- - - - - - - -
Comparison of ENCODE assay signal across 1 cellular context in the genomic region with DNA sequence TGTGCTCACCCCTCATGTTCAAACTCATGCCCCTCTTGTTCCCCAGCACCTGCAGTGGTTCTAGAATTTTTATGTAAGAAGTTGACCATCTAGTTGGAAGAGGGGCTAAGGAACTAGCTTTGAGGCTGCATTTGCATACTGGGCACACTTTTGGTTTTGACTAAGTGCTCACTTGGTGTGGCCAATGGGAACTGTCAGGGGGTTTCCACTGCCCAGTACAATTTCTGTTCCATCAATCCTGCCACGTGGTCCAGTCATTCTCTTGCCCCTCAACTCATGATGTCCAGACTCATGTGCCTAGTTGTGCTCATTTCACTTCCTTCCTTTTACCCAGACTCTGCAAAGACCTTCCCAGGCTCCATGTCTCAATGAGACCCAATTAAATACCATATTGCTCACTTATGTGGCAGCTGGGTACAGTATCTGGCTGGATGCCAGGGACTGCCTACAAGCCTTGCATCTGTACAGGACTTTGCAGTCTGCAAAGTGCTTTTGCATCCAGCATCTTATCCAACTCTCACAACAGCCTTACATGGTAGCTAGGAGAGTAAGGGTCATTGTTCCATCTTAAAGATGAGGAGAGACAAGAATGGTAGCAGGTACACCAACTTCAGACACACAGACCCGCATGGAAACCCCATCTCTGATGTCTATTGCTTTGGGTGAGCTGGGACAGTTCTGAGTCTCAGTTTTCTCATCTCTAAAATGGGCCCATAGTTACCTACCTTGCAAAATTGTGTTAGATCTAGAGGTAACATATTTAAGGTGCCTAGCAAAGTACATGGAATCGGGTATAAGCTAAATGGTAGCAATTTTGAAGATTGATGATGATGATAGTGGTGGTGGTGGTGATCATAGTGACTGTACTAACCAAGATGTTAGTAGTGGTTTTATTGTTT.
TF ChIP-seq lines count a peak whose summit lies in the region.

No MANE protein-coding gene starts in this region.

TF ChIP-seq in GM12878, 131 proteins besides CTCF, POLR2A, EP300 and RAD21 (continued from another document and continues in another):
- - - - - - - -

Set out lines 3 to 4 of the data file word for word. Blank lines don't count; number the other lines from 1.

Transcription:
No MANE protein-coding gene starts in this region.

TF ChIP-seq in GM12878, 131 proteins besides CTCF, POLR2A, EP300 and RAD21 (continued from another document and continues in another):